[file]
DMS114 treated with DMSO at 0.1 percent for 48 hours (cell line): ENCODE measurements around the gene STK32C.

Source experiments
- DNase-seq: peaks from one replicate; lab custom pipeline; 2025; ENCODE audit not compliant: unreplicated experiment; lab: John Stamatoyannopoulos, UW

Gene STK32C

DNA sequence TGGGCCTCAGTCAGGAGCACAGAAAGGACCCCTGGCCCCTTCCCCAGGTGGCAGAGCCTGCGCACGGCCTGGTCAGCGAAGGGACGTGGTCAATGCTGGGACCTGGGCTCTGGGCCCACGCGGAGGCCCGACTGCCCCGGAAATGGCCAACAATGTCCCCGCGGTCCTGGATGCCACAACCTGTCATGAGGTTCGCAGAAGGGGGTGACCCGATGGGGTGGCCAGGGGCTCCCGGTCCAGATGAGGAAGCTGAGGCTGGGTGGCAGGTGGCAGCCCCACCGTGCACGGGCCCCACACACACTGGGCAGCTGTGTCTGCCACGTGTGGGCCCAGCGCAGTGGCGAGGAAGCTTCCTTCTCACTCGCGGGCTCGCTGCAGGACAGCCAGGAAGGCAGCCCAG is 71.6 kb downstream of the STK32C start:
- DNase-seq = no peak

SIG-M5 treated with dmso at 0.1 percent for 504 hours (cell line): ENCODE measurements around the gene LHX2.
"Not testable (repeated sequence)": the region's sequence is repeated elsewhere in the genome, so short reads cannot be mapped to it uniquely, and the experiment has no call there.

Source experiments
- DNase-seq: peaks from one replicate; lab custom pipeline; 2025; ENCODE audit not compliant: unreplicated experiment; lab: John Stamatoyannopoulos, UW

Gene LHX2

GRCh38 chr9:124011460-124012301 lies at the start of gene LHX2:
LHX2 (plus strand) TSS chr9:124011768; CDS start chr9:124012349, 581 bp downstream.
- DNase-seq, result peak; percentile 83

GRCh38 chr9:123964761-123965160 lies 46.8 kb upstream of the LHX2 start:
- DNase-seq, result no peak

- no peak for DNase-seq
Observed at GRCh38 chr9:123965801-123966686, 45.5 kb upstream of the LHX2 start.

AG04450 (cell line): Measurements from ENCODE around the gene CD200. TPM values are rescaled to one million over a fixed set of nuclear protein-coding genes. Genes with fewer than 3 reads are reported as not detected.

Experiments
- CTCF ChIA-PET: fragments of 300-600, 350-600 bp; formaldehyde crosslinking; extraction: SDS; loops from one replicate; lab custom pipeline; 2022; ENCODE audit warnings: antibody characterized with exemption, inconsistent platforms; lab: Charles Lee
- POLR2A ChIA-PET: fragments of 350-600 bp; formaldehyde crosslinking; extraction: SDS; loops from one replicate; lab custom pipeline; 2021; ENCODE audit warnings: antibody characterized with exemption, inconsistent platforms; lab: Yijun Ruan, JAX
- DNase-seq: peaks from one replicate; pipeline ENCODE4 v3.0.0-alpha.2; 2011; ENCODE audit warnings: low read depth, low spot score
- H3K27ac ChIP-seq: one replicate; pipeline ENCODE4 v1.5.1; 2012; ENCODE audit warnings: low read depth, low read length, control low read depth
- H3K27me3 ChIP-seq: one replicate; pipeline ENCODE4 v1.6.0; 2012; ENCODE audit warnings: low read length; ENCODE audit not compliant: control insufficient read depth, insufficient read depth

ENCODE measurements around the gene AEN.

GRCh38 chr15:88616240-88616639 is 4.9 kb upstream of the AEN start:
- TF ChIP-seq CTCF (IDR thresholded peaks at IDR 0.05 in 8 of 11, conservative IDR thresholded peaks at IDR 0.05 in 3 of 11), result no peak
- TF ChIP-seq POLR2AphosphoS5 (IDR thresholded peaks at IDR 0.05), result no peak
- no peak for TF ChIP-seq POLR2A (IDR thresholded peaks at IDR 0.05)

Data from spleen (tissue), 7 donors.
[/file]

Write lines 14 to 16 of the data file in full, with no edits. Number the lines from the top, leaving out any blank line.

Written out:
- DNase-seq, result peak; percentile 83

GRCh38 chr9:123964761-123965160 lies 46.8 kb upstream of the LHX2 start:
- DNase-seq, result no peak